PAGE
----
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Sex in a Cup: Chocolate and Gender through the Ages
September 20, 2018 @ 6:00 pm EDT
7374 E 2nd Street
Scottsdale, AZ 85251 United States
Sponsored by: Archaeological Institute of America
AIA Society: Central Arizona (Phoenix)
Lecturer: Kathryn Sampeck
A comparison of pre-Columbian archaeological evidence from Central America with colonial archaeological and historical evidence in the Americas and in Europe shows that chocolate was increasingly characterized as a woman’s drink, food, and flavor. Examples from three kinds of chocolatey evidence (recipes, archaeological material culture, and depictions) offer insight into the broader context of labor, gender, and social regimes from the late pre-Columbian period to the eighteenth century, when chocolate moved from being a sporadic curiosity to a daily necessity not just across the Americas, but also across the Atlantic.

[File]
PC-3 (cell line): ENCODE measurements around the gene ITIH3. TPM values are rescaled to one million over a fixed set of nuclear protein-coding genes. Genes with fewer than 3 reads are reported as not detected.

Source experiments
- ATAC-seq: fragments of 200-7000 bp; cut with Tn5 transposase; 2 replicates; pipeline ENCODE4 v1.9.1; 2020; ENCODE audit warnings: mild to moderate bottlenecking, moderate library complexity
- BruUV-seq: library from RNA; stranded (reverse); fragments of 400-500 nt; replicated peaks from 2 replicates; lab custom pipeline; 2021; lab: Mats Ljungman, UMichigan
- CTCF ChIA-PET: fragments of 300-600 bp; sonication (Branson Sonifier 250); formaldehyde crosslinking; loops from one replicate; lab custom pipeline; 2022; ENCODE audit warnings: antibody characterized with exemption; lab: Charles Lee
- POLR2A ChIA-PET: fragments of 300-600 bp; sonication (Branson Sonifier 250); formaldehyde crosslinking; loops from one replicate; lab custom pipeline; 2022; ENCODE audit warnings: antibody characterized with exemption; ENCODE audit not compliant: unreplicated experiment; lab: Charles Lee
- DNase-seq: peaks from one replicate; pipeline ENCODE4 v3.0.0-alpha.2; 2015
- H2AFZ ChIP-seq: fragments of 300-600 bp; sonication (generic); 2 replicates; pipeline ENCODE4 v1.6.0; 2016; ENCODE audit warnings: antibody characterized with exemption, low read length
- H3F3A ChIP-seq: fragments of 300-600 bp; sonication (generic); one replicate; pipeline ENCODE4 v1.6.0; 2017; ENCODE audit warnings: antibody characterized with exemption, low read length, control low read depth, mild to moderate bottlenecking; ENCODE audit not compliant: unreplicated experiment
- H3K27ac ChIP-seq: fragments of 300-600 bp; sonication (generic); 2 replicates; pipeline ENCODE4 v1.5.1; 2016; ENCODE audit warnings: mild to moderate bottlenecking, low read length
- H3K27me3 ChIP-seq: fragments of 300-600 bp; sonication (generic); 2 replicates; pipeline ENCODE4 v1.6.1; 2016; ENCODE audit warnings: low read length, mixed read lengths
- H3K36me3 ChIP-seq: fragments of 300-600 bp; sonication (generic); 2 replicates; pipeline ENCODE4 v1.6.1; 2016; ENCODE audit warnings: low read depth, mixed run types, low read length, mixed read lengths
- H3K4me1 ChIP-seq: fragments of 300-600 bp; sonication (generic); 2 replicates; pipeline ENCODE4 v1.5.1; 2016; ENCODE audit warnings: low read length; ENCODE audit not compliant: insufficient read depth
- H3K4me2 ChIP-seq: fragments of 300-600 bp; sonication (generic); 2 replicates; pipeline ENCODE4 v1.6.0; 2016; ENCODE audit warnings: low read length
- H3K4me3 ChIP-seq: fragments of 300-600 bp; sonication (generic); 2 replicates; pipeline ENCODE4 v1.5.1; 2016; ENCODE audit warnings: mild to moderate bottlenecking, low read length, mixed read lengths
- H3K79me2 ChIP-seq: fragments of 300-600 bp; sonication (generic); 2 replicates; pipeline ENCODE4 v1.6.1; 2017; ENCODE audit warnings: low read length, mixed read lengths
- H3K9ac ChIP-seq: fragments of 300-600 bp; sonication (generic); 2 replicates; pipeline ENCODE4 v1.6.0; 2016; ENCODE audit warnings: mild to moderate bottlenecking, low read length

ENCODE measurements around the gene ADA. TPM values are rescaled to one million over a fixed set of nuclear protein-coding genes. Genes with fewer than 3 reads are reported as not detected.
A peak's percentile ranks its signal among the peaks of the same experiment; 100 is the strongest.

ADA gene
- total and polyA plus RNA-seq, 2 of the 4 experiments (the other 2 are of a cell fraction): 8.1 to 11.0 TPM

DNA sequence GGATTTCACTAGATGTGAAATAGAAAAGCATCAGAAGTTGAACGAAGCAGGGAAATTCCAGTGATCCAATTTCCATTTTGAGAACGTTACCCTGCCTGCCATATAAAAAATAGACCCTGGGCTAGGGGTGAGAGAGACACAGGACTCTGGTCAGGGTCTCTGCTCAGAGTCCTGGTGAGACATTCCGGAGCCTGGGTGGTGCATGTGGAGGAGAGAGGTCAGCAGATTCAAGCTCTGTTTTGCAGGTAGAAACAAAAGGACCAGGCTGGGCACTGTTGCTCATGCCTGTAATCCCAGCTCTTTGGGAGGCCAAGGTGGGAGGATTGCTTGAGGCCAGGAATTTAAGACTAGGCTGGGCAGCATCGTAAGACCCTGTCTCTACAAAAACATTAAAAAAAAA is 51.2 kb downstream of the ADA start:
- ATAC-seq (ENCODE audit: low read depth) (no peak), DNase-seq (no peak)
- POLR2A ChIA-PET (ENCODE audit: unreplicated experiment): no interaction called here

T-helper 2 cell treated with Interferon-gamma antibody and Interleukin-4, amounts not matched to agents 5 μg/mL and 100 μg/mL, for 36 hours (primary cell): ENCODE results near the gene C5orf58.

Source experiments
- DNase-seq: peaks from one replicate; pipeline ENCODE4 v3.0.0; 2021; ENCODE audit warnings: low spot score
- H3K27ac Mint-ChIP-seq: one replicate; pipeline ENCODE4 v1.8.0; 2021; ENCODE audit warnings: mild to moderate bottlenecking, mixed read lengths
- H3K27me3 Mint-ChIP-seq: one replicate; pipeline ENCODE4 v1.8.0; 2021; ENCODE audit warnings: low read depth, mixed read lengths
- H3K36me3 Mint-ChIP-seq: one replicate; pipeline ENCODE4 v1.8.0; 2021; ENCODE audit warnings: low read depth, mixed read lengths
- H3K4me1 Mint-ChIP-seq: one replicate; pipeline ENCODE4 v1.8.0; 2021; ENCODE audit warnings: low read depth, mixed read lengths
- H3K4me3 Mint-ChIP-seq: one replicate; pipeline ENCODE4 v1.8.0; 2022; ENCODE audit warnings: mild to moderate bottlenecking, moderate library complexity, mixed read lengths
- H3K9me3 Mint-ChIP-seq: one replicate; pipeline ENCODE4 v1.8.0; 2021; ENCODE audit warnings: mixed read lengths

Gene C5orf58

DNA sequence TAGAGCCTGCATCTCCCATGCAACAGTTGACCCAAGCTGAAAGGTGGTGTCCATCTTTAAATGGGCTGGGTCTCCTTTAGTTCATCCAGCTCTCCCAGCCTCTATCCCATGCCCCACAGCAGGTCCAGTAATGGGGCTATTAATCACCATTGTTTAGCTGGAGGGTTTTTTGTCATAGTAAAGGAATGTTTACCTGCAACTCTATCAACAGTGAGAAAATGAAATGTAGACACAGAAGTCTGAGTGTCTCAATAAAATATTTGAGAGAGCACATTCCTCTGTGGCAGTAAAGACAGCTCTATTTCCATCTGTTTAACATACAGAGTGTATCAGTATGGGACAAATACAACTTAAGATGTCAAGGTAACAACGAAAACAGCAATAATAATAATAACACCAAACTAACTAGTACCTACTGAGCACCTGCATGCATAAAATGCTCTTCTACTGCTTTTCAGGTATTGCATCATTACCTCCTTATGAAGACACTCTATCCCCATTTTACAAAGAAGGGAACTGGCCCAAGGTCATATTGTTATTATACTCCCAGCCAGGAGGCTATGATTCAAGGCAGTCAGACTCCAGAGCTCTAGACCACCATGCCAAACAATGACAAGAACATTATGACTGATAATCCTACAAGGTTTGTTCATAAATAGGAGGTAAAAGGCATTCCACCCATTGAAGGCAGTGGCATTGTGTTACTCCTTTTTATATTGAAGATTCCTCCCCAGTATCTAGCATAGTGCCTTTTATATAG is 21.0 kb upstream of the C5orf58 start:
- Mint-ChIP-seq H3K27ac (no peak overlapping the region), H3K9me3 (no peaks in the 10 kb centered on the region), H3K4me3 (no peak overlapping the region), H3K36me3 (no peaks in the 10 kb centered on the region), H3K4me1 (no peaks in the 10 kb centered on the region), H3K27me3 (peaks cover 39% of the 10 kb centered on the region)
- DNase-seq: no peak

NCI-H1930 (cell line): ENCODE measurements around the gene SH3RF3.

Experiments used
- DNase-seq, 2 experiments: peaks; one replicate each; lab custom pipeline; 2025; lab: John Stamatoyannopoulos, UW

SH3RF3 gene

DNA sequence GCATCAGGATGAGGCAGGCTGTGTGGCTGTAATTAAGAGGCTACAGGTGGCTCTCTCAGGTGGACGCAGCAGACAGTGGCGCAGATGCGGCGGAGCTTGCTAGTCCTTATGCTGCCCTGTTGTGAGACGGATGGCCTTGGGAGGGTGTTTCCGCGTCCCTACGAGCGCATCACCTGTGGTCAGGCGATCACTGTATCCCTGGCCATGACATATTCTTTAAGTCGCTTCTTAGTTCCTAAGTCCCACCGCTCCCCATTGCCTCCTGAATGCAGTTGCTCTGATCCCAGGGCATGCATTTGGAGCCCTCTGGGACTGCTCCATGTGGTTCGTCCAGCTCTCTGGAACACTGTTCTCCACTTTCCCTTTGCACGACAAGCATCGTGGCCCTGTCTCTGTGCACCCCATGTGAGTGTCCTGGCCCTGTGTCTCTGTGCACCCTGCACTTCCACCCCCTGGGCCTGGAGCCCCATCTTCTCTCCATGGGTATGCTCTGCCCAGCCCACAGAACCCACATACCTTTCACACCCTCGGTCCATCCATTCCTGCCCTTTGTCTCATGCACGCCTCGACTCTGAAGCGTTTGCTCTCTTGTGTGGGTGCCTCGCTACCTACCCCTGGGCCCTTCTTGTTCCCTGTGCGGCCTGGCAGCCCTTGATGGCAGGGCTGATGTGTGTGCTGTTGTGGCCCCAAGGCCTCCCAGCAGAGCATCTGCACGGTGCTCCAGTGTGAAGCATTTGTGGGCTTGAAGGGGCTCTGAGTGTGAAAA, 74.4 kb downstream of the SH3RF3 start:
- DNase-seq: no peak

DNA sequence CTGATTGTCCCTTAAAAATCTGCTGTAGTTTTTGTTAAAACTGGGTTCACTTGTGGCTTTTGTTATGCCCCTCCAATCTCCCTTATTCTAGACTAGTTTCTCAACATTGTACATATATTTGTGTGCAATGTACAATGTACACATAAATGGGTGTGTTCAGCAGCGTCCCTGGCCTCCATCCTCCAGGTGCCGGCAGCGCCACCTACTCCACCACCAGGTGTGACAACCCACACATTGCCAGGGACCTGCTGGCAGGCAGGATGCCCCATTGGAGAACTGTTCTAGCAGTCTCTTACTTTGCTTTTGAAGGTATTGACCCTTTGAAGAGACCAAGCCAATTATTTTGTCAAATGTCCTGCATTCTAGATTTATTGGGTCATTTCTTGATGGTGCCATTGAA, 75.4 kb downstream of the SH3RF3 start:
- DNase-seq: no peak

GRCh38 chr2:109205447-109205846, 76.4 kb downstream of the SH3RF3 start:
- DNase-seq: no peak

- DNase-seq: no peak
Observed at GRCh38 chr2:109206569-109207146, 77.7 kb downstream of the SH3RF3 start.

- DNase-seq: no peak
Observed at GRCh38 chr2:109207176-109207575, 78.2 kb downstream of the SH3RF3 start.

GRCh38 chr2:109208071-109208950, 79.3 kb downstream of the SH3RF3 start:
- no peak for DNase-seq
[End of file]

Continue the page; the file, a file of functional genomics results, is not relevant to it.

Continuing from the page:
Short bibliography and/or website on lecture topic:
This article is an interesting discussion of gendered food preferences:
This book is an anthropological view of women in the chocolate industry:
Crafting the Culture and History of French Chocolate. By Susan J. Terrio. Berkeley and Los Angeles: University of California Press
This book also examines the connections of gender and producing chocolate in England:
Chocolate, Women and Empire: a Social and Cultural History. By Emma Robertson
Manchester, Manchester University Press, 2009